5 Dog Myths To Stop Spreading

These outdated, unproven dog care myths have got to go.

Education is the foundation of better dog ownership. The more we learn about our dogs, the better we can understand them. For more happy, healthy and safe years of doggy love, read up on these five common dog myths and spread the truth!

1. Dogs Eat Grass To Make Themselves Throw Up

This is a big one. Many people believe that dogs eat grass when they feel sick, in order to make themselves throw up so they can feel better.

I’ve personally heard this myth a ton of times, and believed it until now. But when it comes down to it, have dogs ever shown evidence that they have that kind of foresight? They’re smart animals, sure, but not smart enough to medicate themselves with plants.

Dogs eat grass because they like to eat stuff – they really don’t care what, do they?

Grass is everywhere, so it’s no wonder it’s such a common phenomenon.

Dogs who eat grass don’t always vomit, and they don’t often appear to be sick before they start to graze.

If your dog has a habit of eating grass outside, only to come inside and vomit all over your house, there are some things you can do to stop the habit.

Some dogs might eat grass when they’re not getting enough nutrients or fiber in their diets. You might want to try switching to a higher-quality food or adding some leafy green supplements to your dog’s diet to see if it helps curb their grass cravings.

Your dog might just be bored, or hungry. To discourage grass grazing, practice your “drop” and “leave it” commands, and reward your dog with a nice treat when they decide not to indulge.

2. Ice Water Will Make Your Dog’s Stomach Explode

Like most bad pieces of advice floating around these days, this one is constantly popping up on Facebook. You may have seen it under the title “NO ICE WATER FOR DOGS… PLEASE READ ASAP”

A well-meaning, concerned dog owner gave their dog lots of ice water after noticing their dog was becoming overheated. The dog drank lots of ice water, and soon became drooly and lethargic. His stomach began to bloat, a sign of Gastric dilatation-volvulus – a potentially deadly buildup of gas in the stomach.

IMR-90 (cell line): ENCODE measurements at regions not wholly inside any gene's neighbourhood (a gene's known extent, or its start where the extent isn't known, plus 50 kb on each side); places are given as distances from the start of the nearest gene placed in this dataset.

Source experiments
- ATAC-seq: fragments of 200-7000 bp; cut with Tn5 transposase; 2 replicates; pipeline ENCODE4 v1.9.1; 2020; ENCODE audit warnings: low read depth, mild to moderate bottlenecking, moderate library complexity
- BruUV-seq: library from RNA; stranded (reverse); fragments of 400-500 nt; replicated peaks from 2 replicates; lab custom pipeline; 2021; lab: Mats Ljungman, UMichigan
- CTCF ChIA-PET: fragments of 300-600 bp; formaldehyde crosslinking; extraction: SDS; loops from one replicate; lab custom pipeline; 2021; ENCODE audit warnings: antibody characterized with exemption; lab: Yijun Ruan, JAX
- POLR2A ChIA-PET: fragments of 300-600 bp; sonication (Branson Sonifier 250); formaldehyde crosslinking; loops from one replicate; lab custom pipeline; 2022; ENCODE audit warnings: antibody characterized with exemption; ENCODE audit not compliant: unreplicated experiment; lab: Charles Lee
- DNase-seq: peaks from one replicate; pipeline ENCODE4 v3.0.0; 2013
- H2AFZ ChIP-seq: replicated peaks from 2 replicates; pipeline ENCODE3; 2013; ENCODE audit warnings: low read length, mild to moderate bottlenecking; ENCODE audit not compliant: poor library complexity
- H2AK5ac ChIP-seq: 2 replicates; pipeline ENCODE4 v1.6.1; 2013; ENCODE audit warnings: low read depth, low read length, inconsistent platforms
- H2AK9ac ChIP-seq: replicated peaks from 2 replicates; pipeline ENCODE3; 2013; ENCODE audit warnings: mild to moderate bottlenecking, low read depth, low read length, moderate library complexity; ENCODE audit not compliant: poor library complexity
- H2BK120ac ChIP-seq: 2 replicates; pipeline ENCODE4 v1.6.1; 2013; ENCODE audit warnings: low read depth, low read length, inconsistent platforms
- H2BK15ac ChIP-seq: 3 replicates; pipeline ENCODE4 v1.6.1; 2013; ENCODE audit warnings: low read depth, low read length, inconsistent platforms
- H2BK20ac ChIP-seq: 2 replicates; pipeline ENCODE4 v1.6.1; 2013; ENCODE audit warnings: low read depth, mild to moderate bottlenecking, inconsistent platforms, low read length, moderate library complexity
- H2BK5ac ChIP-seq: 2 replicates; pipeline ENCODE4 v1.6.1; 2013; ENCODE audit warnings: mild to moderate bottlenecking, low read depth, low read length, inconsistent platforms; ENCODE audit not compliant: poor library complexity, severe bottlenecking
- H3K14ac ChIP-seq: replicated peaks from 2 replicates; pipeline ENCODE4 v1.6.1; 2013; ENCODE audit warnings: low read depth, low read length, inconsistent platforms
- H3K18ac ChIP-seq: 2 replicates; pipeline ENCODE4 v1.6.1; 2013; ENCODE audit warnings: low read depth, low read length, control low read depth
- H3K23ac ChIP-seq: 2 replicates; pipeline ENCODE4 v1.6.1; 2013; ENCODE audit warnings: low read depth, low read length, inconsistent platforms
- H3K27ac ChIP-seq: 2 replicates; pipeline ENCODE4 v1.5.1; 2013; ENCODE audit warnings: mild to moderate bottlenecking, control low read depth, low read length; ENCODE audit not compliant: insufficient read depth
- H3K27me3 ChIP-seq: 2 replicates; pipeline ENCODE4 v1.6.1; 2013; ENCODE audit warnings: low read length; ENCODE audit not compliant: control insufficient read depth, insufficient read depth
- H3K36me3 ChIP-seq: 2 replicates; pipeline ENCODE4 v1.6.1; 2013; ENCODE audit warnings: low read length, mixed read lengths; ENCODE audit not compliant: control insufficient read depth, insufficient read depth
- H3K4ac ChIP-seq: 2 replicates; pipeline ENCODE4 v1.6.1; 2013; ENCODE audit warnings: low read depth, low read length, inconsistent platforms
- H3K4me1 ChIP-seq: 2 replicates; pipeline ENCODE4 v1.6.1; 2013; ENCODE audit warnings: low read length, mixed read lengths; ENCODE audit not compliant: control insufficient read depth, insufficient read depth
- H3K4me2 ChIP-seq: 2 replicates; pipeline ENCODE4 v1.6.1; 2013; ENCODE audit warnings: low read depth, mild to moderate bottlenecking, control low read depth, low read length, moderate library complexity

The dog lived, and the owner went online to warn the public. Though they had good intentions, they had misunderstood why their dog had suffered from bloat. The real reason? The dog simply drank too much water, too quickly.

Bloat is more common in large dogs, and it’s not caused when dogs drink ice water or play with ice cubes. It’s caused when a dog eats or drinks too quickly.

Dogs eat snow all of the time, and they love to hydrate with frozen treats like homemade pupsicles to prevent heat stroke on a hot day.

Remember, even small dogs can suffer from bloat if they’re allowed to drink too much water at once. Ice cubes are fun to slide across a smooth surface, and allow your dog to drink water one lick at a time. Take care to watch your dog when they eat icy treats – if they chew, instead of lick, they could damage their teeth.

3. Garlic Keeps Fleas Away

Nope! That’s vampires.

Flea drops and sprays may be expensive, but they keep fleas away. If your dog has no known allergies or past occurrences of side-effects, just use Frontline or similar.

Big tip! You can actually buy the flea drops for Large/Giant breeds, and then use a syringe to administer a tiny amount to your small dog using the brand’s dosage guidelines. You can split each large vial over a few months, as long as you take care to read the package and measure out the dose for your dog’s weight.

Garlic can be poisonous to dogs in large amounts. Don’t add it to their food, and don’t let them have leftover people food that contains even small amounts of garlic. Just don’t risk it!

4. Healthy Dogs ALWAYS Have A Cold, Wet Nose

Nose check! Is your dog’s nose wet right now?

If you only really feel your dog’s nose when they’re licking or nosing you, you might not notice that it’s actually dry much of the time – especially when they’re sleeping.

Dogs lick their noses to clean them, as well as to help them better sniff out interesting scents. Another reason: their nose is so close to their mouth, that their hot, moist breath dampens their nose.

Some dogs lick their noses more often than others. If your dog’s nose is crusty or overly warm, they could need a vet visit. It’s occasionally a sign of an upper respiratory infection, or dehydration.

5. A Dog’s Mouth Is Cleaner Than A Human’s

I’m sad to see this one debunked.

Dog lovers have been using this factoid to make doggy kisses seem more socially acceptable to non-dog-lovers.

The truth is, dogs’ mouths’ are full of bacteria – just not the kind that gets us sick. Usually.

The myth comes from the fact that you’re more likely to get an infection if you get bitten by a human being than if you get bitten by a dog. It’s just that many types of bacteria are species specific. That’s why you can’t give your dog your cold.

So, while you can’t really compare the amount of bacteria in your dog’s mouth to your own, you can safely let your dog lick your face and kiss your dog without threatening your life.

Even if dog kisses were deadly – life’s short anyway! Kiss a dog!

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